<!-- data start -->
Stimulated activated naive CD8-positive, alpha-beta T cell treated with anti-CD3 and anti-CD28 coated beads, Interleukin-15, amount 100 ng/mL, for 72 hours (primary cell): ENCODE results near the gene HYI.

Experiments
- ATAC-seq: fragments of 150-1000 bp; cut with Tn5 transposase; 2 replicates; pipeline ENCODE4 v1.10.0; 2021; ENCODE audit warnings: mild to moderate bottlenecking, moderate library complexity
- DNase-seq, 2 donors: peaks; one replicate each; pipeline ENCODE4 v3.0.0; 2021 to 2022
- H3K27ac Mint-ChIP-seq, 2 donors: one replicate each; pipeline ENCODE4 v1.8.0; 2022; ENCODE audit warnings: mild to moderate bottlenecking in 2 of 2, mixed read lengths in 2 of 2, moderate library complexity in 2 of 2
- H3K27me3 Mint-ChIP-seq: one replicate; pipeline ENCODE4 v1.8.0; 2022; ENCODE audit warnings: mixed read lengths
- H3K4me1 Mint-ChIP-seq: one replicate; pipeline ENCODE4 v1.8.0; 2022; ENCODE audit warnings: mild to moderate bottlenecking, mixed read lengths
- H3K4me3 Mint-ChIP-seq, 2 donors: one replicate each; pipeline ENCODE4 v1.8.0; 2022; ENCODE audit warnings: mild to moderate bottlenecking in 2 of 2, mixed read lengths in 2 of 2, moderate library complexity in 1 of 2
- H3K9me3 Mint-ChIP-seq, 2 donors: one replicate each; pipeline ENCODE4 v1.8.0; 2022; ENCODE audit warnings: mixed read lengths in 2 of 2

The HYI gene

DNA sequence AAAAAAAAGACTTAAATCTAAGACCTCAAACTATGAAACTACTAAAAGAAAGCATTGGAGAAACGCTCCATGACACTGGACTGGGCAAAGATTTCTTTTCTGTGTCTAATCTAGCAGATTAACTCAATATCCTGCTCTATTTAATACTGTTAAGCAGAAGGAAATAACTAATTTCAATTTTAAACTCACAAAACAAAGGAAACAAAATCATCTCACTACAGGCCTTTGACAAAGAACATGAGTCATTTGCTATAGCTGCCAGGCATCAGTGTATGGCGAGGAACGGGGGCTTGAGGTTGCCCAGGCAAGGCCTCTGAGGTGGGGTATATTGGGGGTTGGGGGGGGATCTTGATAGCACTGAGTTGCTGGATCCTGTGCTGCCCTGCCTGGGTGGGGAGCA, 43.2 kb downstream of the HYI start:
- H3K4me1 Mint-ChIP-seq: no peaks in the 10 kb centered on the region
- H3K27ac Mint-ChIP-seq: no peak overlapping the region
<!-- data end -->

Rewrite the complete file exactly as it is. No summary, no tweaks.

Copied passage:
Stimulated activated naive CD8-positive, alpha-beta T cell treated with anti-CD3 and anti-CD28 coated beads, Interleukin-15, amount 100 ng/mL, for 72 hours (primary cell): ENCODE results near the gene HYI.

Experiments
- ATAC-seq: fragments of 150-1000 bp; cut with Tn5 transposase; 2 replicates; pipeline ENCODE4 v1.10.0; 2021; ENCODE audit warnings: mild to moderate bottlenecking, moderate library complexity
- DNase-seq, 2 donors: peaks; one replicate each; pipeline ENCODE4 v3.0.0; 2021 to 2022
- H3K27ac Mint-ChIP-seq, 2 donors: one replicate each; pipeline ENCODE4 v1.8.0; 2022; ENCODE audit warnings: mild to moderate bottlenecking in 2 of 2, mixed read lengths in 2 of 2, moderate library complexity in 2 of 2
- H3K27me3 Mint-ChIP-seq: one replicate; pipeline ENCODE4 v1.8.0; 2022; ENCODE audit warnings: mixed read lengths
- H3K4me1 Mint-ChIP-seq: one replicate; pipeline ENCODE4 v1.8.0; 2022; ENCODE audit warnings: mild to moderate bottlenecking, mixed read lengths
- H3K4me3 Mint-ChIP-seq, 2 donors: one replicate each; pipeline ENCODE4 v1.8.0; 2022; ENCODE audit warnings: mild to moderate bottlenecking in 2 of 2, mixed read lengths in 2 of 2, moderate library complexity in 1 of 2
- H3K9me3 Mint-ChIP-seq, 2 donors: one replicate each; pipeline ENCODE4 v1.8.0; 2022; ENCODE audit warnings: mixed read lengths in 2 of 2

The HYI gene

DNA sequence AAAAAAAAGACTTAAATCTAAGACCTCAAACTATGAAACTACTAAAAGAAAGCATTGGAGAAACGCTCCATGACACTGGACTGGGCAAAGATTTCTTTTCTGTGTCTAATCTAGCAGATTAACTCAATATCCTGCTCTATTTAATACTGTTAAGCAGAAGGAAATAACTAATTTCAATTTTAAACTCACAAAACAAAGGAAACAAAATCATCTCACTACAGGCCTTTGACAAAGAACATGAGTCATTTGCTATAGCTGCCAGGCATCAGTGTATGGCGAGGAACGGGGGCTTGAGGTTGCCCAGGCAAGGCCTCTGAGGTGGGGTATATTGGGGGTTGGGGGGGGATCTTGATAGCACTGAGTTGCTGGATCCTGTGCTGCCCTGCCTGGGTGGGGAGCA, 43.2 kb downstream of the HYI start:
- H3K4me1 Mint-ChIP-seq: no peaks in the 10 kb centered on the region
- H3K27ac Mint-ChIP-seq: no peak overlapping the region